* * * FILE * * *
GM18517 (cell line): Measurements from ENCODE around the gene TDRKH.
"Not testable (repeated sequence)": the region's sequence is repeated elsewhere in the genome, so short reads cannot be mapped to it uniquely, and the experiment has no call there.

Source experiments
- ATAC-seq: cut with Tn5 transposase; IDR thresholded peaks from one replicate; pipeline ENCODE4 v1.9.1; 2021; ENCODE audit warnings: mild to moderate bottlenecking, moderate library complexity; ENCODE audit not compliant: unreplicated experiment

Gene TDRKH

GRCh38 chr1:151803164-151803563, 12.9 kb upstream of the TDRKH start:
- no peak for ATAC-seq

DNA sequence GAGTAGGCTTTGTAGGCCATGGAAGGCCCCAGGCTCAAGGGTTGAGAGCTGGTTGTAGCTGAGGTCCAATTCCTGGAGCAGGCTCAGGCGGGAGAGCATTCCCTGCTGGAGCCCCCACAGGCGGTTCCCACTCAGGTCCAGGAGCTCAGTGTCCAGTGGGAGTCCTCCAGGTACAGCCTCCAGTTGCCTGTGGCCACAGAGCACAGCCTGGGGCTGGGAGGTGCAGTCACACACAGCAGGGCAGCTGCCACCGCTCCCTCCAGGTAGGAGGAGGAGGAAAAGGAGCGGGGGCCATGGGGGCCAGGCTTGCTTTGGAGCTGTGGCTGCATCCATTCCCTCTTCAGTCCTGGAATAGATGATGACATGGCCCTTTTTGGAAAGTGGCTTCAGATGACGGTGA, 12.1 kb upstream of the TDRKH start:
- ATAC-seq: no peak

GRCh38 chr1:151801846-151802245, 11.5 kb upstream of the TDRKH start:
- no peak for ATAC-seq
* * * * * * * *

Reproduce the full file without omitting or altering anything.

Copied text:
GM18517 (cell line): Measurements from ENCODE around the gene TDRKH.
"Not testable (repeated sequence)": the region's sequence is repeated elsewhere in the genome, so short reads cannot be mapped to it uniquely, and the experiment has no call there.

Source experiments
- ATAC-seq: cut with Tn5 transposase; IDR thresholded peaks from one replicate; pipeline ENCODE4 v1.9.1; 2021; ENCODE audit warnings: mild to moderate bottlenecking, moderate library complexity; ENCODE audit not compliant: unreplicated experiment

Gene TDRKH

GRCh38 chr1:151803164-151803563, 12.9 kb upstream of the TDRKH start:
- no peak for ATAC-seq

DNA sequence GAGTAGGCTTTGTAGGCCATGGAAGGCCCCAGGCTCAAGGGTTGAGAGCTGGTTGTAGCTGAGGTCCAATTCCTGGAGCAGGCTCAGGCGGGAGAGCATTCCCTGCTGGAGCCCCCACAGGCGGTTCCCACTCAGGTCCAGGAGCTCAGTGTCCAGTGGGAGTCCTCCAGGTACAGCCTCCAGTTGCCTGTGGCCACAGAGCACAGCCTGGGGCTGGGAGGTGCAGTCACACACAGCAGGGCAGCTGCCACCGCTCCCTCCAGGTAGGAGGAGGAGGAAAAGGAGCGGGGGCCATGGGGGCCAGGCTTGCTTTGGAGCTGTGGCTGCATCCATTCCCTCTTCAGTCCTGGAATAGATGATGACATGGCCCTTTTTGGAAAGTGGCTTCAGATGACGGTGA, 12.1 kb upstream of the TDRKH start:
- ATAC-seq: no peak

GRCh38 chr1:151801846-151802245, 11.5 kb upstream of the TDRKH start:
- no peak for ATAC-seq